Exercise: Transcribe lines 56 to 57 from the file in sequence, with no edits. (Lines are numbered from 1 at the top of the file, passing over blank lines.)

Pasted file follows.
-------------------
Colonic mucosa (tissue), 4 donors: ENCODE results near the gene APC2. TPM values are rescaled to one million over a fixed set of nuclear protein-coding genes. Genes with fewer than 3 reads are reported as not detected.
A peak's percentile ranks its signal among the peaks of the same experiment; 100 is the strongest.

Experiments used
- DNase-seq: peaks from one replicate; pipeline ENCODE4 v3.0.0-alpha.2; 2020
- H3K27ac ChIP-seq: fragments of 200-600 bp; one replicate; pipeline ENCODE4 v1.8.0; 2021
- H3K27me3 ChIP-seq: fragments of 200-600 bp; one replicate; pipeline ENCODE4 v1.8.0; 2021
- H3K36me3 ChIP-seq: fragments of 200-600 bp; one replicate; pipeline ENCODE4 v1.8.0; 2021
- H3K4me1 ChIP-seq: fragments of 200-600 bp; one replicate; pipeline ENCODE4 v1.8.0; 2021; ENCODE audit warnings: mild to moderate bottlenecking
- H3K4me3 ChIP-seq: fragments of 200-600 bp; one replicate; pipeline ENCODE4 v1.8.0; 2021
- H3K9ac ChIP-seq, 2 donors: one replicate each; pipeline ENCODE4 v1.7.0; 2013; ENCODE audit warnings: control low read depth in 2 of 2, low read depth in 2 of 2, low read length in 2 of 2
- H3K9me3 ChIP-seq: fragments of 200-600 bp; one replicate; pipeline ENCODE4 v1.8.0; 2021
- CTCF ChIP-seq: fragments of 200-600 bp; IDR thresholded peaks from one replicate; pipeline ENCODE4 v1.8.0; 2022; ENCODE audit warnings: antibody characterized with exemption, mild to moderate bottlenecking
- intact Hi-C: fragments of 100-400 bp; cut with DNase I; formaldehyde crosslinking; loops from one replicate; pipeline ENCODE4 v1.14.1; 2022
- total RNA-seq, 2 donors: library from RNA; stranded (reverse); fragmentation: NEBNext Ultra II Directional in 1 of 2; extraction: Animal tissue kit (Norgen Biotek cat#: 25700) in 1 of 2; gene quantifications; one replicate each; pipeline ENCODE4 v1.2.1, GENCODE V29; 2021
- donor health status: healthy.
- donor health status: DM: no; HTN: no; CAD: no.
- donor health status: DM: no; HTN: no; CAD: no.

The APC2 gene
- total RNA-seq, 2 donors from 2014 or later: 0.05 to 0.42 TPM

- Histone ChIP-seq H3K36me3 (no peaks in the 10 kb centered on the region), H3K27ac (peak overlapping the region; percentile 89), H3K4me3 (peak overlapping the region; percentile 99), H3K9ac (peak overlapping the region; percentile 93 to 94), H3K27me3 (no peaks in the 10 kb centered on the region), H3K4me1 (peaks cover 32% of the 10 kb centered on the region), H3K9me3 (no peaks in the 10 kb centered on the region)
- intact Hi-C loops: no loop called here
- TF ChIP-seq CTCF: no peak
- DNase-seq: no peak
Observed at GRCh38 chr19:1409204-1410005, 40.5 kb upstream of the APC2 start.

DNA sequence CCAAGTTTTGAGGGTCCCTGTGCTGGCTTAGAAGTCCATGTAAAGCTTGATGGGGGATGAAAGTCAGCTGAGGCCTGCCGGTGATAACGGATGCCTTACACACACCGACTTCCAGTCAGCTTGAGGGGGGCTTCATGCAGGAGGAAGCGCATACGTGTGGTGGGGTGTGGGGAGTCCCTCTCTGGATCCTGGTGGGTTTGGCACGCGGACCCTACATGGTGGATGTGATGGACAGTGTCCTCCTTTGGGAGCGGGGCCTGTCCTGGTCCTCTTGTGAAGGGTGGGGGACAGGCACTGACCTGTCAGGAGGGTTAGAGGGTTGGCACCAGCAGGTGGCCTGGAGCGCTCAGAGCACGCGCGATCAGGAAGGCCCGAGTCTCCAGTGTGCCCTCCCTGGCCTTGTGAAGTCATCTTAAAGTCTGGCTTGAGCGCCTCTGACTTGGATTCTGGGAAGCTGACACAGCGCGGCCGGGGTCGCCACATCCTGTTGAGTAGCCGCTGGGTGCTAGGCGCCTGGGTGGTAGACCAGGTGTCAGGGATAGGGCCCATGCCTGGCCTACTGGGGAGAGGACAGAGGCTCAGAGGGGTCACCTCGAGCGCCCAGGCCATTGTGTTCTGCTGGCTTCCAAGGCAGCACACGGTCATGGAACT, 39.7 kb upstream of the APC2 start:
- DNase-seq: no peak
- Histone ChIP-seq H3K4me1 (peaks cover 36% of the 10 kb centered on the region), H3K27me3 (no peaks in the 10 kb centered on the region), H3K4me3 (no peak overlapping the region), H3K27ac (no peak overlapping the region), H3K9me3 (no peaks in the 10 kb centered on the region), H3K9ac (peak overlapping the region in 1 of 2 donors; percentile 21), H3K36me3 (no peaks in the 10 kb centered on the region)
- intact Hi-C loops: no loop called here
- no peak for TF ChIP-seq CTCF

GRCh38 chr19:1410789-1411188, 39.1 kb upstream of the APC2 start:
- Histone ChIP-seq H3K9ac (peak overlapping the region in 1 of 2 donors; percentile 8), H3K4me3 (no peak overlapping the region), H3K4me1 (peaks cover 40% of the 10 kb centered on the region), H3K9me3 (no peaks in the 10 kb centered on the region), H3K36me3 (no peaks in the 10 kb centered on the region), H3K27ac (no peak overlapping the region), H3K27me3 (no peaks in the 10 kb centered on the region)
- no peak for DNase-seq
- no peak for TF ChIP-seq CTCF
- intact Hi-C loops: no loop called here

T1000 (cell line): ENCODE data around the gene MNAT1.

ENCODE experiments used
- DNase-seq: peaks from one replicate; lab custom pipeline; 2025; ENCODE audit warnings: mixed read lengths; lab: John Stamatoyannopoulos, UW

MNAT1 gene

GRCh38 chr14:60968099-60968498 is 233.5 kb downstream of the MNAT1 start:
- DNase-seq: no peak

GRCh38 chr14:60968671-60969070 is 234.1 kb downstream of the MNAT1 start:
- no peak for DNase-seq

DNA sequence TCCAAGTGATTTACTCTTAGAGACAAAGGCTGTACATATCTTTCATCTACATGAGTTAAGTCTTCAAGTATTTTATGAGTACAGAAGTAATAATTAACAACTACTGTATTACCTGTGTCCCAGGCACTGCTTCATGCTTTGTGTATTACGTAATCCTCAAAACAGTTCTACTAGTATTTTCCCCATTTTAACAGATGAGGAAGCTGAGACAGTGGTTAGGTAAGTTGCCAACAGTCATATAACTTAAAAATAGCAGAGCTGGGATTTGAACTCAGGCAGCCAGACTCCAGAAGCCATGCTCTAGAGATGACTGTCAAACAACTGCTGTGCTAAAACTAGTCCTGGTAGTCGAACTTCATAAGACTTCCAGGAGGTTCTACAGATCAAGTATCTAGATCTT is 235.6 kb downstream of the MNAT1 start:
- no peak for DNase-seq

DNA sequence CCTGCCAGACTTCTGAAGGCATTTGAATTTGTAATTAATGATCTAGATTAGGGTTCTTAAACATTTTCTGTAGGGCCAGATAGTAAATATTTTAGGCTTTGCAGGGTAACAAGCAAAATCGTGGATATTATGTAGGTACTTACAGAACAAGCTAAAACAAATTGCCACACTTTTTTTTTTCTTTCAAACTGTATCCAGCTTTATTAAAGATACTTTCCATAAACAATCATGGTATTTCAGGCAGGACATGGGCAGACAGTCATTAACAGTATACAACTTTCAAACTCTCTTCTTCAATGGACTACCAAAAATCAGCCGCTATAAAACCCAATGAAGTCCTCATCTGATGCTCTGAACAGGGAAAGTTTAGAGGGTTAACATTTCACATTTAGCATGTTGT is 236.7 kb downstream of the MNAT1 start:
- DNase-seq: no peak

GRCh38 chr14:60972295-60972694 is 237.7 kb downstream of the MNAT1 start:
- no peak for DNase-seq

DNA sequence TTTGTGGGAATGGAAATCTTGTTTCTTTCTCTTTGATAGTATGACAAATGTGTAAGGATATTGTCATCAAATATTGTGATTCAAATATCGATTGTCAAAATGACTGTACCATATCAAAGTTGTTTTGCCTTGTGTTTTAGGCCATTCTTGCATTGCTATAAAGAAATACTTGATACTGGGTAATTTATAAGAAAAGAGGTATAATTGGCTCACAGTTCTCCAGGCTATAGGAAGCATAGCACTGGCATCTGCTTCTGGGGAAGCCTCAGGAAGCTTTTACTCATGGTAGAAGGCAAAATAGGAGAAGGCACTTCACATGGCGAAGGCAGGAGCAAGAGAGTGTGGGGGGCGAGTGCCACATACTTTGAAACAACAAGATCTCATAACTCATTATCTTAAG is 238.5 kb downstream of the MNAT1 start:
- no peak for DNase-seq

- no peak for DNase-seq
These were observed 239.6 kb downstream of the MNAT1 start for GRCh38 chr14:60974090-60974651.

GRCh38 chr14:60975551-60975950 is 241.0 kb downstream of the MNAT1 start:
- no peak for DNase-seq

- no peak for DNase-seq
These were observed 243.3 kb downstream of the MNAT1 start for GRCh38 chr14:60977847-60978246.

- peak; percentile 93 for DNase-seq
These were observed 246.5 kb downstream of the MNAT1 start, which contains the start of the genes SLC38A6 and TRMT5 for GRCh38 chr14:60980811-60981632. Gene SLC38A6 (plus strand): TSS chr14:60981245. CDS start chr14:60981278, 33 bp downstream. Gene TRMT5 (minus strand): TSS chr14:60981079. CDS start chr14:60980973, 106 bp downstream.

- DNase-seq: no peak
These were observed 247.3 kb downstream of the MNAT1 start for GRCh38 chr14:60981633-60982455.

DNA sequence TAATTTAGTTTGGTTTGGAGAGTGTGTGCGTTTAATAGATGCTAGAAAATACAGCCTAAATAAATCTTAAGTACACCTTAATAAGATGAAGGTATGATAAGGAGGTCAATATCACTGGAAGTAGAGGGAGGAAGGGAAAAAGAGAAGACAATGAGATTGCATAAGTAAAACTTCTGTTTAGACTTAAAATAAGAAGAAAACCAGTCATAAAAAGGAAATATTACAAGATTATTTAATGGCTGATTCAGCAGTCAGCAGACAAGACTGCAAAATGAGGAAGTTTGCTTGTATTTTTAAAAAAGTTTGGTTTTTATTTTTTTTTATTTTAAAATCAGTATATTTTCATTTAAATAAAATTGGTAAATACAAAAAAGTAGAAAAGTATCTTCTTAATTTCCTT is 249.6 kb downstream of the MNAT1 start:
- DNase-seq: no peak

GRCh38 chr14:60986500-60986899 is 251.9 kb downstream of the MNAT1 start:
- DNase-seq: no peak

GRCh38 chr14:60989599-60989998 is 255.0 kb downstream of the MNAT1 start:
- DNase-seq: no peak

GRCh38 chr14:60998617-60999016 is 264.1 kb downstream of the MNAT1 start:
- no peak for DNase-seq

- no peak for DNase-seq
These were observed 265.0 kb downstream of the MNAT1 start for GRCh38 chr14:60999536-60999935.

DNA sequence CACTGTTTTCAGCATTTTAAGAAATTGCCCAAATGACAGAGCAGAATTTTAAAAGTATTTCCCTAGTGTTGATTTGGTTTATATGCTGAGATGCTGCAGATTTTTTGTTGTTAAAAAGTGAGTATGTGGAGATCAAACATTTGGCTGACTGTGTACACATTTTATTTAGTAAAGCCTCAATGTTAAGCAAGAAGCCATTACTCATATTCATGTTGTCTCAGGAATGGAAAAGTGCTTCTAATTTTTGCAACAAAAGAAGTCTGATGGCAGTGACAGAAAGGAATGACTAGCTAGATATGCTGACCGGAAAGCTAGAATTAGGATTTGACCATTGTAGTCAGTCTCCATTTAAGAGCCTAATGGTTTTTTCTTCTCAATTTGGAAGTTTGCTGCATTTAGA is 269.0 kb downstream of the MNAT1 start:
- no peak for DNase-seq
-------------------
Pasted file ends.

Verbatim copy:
These were observed 243.3 kb downstream of the MNAT1 start for GRCh38 chr14:60977847-60978246.

- peak; percentile 93 for DNase-seq